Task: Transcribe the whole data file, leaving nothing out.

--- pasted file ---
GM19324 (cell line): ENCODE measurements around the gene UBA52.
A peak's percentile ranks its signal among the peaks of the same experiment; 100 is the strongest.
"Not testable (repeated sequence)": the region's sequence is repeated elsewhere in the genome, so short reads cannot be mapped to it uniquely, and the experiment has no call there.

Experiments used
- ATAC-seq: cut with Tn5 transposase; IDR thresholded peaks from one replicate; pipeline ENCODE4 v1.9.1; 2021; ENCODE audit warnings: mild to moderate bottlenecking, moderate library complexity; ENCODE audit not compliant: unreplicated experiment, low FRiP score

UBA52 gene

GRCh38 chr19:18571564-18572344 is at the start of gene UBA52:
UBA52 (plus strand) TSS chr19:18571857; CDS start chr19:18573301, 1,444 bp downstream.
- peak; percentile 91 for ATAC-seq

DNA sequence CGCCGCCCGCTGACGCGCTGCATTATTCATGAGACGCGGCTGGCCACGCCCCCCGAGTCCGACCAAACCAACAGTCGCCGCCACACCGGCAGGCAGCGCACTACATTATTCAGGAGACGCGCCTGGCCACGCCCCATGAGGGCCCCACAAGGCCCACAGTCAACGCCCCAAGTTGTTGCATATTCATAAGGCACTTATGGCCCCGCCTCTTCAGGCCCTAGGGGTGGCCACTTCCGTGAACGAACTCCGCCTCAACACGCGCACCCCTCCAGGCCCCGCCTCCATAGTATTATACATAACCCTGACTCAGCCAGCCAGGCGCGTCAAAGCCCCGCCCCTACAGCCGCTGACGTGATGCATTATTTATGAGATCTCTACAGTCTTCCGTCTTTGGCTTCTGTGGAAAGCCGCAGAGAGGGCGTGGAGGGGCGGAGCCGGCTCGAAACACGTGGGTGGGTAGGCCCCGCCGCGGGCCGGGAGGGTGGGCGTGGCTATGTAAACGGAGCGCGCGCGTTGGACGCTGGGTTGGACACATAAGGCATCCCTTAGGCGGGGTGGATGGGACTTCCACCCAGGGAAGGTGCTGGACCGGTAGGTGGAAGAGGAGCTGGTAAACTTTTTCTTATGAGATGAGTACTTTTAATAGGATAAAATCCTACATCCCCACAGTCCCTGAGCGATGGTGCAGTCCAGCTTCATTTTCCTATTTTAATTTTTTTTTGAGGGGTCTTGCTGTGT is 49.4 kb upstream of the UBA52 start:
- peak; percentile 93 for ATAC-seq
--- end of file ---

GM19324 (cell line): ENCODE measurements around the gene UBA52.
A peak's percentile ranks its signal among the peaks of the same experiment; 100 is the strongest.
"Not testable (repeated sequence)": the region's sequence is repeated elsewhere in the genome, so short reads cannot be mapped to it uniquely, and the experiment has no call there.

Experiments used
- ATAC-seq: cut with Tn5 transposase; IDR thresholded peaks from one replicate; pipeline ENCODE4 v1.9.1; 2021; ENCODE audit warnings: mild to moderate bottlenecking, moderate library complexity; ENCODE audit not compliant: unreplicated experiment, low FRiP score

UBA52 gene

GRCh38 chr19:18571564-18572344 is at the start of gene UBA52:
UBA52 (plus strand) TSS chr19:18571857; CDS start chr19:18573301, 1,444 bp downstream.
- peak; percentile 91 for ATAC-seq

DNA sequence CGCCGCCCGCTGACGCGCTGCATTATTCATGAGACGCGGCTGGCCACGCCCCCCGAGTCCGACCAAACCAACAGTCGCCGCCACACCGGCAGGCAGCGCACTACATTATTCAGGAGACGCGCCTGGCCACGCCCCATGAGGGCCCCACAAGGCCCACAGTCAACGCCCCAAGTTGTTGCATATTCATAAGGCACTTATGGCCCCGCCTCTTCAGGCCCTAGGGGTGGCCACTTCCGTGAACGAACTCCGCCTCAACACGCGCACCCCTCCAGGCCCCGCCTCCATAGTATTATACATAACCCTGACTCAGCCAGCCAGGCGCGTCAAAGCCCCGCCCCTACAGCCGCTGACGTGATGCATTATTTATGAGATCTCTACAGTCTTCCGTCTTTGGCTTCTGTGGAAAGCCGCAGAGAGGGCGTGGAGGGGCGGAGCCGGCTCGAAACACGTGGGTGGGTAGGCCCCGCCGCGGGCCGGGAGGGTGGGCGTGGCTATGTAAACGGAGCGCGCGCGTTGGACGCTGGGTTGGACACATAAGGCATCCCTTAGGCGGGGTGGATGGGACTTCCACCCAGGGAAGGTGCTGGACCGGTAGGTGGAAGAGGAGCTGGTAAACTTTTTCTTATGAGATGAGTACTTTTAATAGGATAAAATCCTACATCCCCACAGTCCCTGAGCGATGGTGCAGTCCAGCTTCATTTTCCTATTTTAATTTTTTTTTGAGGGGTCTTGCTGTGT is 49.4 kb upstream of the UBA52 start:
- peak; percentile 93 for ATAC-seq